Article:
How Our New Consumer Demand Generation Program Builds Buzz Around Your Program

If you’ve been dipping your toes into the world of marketing, you’ve likely heard the phrase consumer demand generation. Simply put, it means to generate a demand for your camp or program among consumers.

If you’ve dived into the deep end of the marketing ocean, you may have decided that trying to generate interest in your programs is harder than it looks and more than you can handle if you’re wearing all the hats. Continue reading

How to Inspire Parents Who are on the Private School Fence

private school recruiter

For parents investigating private schools, marketing isn’t business, it’s personal.

The money, time and energy that parents invest in a child’s formation could be spent in a million ways. In light of all the things clamoring for their priorities, we can get behind these words from Go Camp Pro that families “don’t want to be marketed to, they want to be sold.”1 Continue reading

Do This Now: The Best Last-Minute Marketing Tactic for Summer Programs

How & Why To Make a Selfie Video

May is your last chance for a quick promotion to fill capacities for your summer programs. If you’ve still got room for more registrations, here’s an easy, cheap, last-minute marketing idea: Create a short, selfie video like the one below.

Even if it’s not your favorite medium, there’s no denying the power of video. By 2019 experts say that video will represent more than 80% of all internet traffic; for the U.S. it will be more than 85%.1 Continue reading

How to Master the Double Challenge of Reaching Parents AND Kids, Part 2

Earlier this week we highlighted some ideas for marketing to parent customers – particularly millennials – now the largest generation in nation.1

But your customers also include children and teens. While some advocates might discourage marketing to children in any form,2 we want to point out that principles for making sales and reaching kids can go hand in hand. Continue reading

Told a Good (Data) Story Lately? Part 1


Have you ever thought of storytelling as a venue for increasing sales? A recent article in Forbes says it succinctly: People hear statistics, but they feel stories.1 According to Forbes, when you package business data into a story, you help your audience move from the logical side of the brain to the emotional side of the brain.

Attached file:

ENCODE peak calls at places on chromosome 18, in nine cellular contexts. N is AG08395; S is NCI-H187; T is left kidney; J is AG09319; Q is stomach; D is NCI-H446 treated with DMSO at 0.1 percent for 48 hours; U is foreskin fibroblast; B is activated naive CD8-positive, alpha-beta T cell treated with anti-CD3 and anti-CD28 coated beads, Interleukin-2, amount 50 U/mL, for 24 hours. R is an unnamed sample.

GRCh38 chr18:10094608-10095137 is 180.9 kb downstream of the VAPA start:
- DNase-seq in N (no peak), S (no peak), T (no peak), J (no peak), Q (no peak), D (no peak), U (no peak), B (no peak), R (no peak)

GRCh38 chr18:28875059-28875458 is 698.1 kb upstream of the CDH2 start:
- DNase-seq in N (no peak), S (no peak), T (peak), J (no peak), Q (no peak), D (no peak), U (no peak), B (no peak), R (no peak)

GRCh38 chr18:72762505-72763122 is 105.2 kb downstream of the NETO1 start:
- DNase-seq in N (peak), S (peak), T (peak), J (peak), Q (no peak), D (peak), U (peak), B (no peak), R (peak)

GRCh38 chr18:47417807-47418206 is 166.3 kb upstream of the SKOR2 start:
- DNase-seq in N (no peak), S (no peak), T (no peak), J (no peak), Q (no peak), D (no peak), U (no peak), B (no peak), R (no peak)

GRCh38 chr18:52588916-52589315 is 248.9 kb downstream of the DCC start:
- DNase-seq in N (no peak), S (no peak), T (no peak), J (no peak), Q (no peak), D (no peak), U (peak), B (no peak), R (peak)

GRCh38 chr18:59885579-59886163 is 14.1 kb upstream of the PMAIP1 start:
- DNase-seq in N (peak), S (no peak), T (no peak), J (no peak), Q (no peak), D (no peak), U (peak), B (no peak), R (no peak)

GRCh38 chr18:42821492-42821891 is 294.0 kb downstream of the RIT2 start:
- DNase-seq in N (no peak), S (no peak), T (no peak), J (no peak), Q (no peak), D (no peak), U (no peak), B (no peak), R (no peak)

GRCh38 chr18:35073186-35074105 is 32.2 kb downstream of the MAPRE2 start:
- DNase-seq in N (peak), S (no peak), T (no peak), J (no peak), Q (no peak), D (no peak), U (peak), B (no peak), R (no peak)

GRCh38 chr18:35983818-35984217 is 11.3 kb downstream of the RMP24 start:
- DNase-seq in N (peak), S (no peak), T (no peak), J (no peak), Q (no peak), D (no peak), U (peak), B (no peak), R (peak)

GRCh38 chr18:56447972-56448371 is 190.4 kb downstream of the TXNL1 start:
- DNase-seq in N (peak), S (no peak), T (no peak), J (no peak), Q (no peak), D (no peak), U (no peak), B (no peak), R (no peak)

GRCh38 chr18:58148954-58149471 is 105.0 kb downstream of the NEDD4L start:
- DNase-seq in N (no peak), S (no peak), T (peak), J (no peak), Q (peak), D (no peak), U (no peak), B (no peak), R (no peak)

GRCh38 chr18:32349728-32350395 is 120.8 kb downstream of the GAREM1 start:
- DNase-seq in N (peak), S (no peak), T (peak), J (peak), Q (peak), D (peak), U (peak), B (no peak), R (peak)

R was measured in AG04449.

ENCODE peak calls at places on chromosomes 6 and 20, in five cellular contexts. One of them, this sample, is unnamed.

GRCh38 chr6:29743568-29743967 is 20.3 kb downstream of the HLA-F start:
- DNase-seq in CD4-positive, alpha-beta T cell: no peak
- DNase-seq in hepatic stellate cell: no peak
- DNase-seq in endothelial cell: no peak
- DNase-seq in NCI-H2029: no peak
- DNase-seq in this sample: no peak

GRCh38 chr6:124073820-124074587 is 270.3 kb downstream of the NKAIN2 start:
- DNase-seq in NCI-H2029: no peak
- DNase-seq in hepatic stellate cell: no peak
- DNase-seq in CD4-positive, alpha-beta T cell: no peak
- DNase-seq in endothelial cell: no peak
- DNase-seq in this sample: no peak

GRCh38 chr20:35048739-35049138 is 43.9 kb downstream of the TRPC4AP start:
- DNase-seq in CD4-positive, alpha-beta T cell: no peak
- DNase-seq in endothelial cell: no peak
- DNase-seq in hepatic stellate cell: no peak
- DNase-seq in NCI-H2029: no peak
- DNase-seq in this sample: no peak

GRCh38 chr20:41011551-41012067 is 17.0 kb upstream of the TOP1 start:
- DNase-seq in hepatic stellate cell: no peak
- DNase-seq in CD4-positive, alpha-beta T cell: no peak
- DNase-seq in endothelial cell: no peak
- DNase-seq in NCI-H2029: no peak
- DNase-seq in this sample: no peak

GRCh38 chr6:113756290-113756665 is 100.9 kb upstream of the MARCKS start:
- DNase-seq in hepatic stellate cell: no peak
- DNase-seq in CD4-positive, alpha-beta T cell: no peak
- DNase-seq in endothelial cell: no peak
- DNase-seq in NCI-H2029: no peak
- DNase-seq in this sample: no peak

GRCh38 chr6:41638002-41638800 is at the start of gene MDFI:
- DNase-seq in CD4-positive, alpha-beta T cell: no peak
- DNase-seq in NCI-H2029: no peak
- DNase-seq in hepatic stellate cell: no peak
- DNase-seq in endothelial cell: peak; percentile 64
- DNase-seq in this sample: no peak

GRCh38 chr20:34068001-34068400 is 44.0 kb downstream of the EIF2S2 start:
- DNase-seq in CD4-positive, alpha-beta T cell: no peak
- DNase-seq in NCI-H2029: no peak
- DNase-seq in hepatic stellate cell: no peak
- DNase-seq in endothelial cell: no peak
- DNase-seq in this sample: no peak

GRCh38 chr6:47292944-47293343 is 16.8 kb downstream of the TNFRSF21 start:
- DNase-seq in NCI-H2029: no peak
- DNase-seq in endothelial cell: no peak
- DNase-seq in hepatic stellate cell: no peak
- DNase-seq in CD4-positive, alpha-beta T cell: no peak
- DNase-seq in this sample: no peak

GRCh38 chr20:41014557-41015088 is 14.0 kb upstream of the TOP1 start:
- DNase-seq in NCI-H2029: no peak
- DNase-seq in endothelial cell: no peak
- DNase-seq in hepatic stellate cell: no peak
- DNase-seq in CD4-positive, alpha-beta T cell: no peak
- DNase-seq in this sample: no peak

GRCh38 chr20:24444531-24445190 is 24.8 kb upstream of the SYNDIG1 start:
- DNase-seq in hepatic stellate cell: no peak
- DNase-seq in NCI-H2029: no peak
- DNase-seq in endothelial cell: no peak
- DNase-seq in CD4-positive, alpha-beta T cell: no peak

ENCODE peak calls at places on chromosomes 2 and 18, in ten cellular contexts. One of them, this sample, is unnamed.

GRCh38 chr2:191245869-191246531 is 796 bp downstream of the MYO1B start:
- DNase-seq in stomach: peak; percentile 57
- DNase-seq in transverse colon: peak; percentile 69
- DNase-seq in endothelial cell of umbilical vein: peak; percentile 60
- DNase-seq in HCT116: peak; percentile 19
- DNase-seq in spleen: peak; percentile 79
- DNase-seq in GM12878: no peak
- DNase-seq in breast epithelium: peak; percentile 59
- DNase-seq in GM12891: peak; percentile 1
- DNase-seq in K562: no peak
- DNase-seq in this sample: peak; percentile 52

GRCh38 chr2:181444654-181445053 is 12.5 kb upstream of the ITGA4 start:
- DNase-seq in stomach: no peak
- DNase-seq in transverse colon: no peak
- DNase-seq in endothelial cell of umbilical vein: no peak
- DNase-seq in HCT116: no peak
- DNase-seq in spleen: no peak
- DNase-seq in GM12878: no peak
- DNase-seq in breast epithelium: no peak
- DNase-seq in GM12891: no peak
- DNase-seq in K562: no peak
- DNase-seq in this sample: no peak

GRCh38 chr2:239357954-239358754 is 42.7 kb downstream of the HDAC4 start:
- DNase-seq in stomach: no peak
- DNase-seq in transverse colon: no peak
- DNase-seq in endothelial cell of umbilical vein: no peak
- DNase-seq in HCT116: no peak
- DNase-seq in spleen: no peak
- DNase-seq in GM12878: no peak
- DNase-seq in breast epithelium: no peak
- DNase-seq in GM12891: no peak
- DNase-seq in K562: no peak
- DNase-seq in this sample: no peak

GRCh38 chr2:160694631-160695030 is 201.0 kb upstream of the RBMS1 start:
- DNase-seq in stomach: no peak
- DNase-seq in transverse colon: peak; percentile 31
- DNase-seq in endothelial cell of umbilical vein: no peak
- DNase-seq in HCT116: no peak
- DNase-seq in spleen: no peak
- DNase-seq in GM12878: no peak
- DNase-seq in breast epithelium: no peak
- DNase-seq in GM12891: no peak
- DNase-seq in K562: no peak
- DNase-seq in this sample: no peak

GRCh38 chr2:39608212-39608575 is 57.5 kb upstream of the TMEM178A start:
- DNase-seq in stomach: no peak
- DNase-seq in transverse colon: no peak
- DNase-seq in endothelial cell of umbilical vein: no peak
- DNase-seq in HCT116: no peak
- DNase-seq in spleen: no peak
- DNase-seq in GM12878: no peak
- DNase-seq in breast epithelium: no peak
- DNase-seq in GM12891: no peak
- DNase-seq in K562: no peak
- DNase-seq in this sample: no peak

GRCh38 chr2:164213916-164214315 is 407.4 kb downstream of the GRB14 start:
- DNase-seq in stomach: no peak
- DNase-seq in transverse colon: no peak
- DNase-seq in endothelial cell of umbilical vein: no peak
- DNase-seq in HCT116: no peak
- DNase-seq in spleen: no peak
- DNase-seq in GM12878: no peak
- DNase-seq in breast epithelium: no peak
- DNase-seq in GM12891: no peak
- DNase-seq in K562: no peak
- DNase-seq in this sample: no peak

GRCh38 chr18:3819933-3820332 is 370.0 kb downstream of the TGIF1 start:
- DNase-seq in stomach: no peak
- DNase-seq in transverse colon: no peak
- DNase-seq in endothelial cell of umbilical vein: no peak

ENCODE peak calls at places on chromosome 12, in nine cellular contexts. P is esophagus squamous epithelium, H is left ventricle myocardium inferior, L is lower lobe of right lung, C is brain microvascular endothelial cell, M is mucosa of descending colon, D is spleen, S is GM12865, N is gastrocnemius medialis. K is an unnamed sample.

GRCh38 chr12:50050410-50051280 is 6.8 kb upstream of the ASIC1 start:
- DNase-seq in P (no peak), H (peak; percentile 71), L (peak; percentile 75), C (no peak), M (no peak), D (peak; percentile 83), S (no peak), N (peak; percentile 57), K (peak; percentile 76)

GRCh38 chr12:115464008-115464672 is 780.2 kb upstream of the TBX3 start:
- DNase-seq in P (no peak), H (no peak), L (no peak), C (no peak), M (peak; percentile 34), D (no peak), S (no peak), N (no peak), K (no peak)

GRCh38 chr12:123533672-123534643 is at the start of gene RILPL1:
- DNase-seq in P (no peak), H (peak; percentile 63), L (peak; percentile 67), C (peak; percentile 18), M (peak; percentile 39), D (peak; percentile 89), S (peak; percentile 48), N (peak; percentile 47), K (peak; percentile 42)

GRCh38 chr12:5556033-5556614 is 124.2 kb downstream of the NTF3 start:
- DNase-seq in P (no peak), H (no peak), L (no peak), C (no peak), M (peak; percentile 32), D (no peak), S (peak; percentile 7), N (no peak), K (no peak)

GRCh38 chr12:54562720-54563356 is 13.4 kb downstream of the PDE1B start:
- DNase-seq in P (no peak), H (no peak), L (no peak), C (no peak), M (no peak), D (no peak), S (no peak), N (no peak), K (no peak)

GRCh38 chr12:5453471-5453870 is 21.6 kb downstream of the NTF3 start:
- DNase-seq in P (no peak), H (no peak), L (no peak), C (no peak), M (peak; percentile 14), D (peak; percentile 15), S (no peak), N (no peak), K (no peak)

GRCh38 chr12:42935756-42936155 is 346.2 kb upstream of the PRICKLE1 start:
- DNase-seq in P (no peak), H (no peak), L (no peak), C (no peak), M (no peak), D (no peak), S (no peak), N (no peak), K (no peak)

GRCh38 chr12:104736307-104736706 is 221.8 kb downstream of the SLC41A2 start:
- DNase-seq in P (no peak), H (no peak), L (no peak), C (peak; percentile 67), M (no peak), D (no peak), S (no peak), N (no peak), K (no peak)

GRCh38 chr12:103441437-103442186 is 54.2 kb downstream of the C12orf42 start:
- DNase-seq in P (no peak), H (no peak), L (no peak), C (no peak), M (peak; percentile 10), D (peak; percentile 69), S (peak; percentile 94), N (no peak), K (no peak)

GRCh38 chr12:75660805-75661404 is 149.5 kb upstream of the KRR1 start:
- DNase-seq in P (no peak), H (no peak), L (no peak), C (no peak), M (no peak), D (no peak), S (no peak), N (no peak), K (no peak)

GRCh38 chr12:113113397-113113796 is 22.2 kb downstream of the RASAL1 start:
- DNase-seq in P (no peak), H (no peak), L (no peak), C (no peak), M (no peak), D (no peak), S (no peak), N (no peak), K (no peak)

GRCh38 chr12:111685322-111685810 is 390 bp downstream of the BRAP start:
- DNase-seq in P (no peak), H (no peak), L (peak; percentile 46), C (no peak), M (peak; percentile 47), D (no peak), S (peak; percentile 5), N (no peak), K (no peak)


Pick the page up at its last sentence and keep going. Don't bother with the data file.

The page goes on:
Do you have a way to gather trustworthy data? Continue reading

Marketing: The Art and Science of Making Impressions

How do YOU stand out against the competition-In our recent poll about the top challenges schools or camps like yours face, 4% of respondents said they’d like to “better reach and engage the right audiences through marketing but don’t have the time or resources.” [View the challenge of 600 respondents]

Learn more about our Launch Consultants, free marketing services for customers.

Make an Impression

Many people are overwhelmed with marketing – the options, the expense, and most importantly, the time it takes. It helps if you understand what marketing is, at its essence. It’s about making impressions. Saying or showing something in such a way that someone pauses and takes notices, if only for a moment. Continue reading

Ask them to “Like” you

Most camps spend resources on marketing, often using traditional media sources such as local newspapers, magazines or direct mail campaigns, others will branch out and use their camp alumni to help recruit new campers.  (Camp Alleghany Best Practices)

As we are entering the new “Thank You Economy” camps should look to what opportunities are available to increase exposure and campers through their social media outlets such as Facebook.   The key here is not just to get them to see your Facebook page but to “like” your Facebook page.    This “like” will in turn allow you to share continued content with your new “fan” through their Facebook wall.  

Traditional media outlets such as direct mail or print have a one-time shot to grab the reader’s interest, Facebook allows you multiple opportunities to engage your audience with several mediums such as pictures, videos, stories and more.   Large companies such as Taco Bell have used free products to earn “likes” on Facebook recognizing that getting to reach out to a core group of customers over and over again for free has a very real value.

Camps can run “like us “ campaigns through their existing Facebook fan base by asking them to “share” the site with others, their mailing lists by encouraging “likes” on Facebook with offers of camp merchandise or discounts or by just word of mouth.  Be sure to run campaigns like these for limited times so not to fatigue your audience.   

By Anthony Owens

Anthony is a Social Media Advocate,  Account Executive for the Active Networks Camps division and Founder of Feel free to contact him @